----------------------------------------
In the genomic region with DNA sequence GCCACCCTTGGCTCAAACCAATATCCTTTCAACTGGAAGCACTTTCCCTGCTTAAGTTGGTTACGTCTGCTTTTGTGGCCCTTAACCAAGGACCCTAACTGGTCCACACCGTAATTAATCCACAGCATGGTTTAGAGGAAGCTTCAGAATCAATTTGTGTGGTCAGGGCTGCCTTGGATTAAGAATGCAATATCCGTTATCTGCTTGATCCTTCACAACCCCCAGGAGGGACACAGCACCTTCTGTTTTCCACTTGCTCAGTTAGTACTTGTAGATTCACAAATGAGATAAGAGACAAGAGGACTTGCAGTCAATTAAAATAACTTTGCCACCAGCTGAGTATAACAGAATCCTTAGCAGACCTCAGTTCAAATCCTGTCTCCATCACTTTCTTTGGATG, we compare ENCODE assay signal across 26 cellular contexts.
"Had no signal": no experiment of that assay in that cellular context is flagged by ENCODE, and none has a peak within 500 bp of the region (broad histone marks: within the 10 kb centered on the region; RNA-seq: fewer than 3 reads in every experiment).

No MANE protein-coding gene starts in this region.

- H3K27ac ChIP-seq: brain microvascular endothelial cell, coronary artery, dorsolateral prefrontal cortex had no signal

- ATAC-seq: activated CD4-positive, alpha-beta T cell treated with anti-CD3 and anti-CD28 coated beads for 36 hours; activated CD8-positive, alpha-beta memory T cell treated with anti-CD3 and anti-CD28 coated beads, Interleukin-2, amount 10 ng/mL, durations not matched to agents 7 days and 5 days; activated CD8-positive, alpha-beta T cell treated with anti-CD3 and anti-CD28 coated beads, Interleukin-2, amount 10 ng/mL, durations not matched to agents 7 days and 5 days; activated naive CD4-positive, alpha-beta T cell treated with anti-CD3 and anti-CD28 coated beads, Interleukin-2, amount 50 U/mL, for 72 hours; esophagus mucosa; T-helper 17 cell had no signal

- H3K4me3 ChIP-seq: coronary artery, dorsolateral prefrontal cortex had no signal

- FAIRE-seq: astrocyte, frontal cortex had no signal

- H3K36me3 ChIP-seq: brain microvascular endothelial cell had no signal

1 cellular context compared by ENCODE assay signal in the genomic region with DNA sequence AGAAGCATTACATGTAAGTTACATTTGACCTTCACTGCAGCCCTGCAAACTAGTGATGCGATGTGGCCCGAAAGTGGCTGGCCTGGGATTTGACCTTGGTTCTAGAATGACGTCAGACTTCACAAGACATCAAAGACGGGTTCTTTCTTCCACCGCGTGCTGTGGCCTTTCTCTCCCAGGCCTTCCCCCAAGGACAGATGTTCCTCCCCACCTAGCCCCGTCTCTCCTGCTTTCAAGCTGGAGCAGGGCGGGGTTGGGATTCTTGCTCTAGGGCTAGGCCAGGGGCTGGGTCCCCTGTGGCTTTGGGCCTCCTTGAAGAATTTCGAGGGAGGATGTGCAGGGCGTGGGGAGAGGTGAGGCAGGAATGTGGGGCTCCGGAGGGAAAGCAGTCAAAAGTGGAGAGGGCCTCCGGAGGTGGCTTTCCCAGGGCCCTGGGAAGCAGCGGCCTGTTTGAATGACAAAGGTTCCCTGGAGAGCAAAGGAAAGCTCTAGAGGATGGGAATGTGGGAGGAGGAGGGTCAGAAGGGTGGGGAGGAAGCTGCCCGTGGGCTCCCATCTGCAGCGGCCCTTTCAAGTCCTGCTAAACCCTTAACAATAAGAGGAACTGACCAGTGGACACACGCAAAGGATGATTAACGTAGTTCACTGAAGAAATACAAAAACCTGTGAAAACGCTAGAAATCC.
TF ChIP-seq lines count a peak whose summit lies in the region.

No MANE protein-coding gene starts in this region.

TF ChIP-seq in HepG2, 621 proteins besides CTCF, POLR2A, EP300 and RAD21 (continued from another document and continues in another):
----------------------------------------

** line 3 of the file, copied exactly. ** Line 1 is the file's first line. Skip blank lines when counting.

No MANE protein-coding gene starts in this region.